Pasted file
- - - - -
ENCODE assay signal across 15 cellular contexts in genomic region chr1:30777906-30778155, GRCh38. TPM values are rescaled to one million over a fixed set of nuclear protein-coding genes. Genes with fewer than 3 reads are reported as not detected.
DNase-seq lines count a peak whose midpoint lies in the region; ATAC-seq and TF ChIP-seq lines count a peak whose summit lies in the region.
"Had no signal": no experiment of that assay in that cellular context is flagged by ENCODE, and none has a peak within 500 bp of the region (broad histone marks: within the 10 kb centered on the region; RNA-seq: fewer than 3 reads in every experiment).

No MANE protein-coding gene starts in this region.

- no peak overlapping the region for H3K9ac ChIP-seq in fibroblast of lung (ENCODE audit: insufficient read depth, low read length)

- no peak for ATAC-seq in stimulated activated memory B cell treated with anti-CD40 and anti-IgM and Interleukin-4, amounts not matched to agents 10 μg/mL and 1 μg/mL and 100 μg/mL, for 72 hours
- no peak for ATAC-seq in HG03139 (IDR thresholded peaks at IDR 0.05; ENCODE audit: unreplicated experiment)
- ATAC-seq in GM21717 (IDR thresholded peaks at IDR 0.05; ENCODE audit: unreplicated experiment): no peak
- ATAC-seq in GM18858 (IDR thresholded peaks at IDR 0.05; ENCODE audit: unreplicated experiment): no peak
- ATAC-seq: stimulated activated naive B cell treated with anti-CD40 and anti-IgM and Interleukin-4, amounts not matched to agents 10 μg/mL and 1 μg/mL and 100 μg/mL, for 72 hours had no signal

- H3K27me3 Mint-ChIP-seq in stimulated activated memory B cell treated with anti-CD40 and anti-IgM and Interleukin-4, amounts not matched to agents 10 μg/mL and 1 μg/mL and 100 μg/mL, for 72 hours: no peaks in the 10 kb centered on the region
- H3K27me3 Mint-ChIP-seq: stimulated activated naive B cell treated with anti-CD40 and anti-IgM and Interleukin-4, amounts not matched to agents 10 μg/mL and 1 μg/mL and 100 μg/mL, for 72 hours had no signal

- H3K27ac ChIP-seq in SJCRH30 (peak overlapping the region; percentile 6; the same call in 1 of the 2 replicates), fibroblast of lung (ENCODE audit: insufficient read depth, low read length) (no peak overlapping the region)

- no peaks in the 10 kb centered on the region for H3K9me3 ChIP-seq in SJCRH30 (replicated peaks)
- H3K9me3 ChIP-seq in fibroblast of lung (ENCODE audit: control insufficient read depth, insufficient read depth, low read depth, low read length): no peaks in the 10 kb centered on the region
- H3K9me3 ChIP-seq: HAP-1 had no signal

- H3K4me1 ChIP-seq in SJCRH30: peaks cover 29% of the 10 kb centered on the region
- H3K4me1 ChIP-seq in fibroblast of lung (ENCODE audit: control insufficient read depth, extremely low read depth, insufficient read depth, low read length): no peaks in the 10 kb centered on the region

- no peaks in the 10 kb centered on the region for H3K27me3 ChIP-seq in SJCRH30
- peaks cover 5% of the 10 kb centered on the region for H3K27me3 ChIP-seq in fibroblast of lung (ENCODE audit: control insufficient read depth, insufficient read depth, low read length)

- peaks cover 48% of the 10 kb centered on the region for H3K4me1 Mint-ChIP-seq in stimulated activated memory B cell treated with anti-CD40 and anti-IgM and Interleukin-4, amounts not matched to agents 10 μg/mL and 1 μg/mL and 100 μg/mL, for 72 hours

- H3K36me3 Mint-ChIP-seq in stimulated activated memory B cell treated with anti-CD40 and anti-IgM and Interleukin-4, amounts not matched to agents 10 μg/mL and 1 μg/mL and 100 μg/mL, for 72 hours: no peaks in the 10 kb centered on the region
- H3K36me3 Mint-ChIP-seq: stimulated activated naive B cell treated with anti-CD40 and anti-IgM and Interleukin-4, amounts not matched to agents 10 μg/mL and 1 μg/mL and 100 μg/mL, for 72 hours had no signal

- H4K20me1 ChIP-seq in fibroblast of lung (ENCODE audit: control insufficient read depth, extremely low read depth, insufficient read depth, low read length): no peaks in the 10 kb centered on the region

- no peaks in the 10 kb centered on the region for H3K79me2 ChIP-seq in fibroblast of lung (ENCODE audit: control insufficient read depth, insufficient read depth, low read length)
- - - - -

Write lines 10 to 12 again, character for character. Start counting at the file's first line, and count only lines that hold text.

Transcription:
- ATAC-seq: stimulated activated naive B cell treated with anti-CD40 and anti-IgM and Interleukin-4, amounts not matched to agents 10 μg/mL and 1 μg/mL and 100 μg/mL, for 72 hours had no signal

- H3K27me3 Mint-ChIP-seq in stimulated activated memory B cell treated with anti-CD40 and anti-IgM and Interleukin-4, amounts not matched to agents 10 μg/mL and 1 μg/mL and 100 μg/mL, for 72 hours: no peaks in the 10 kb centered on the region
- H3K27me3 Mint-ChIP-seq: stimulated activated naive B cell treated with anti-CD40 and anti-IgM and Interleukin-4, amounts not matched to agents 10 μg/mL and 1 μg/mL and 100 μg/mL, for 72 hours had no signal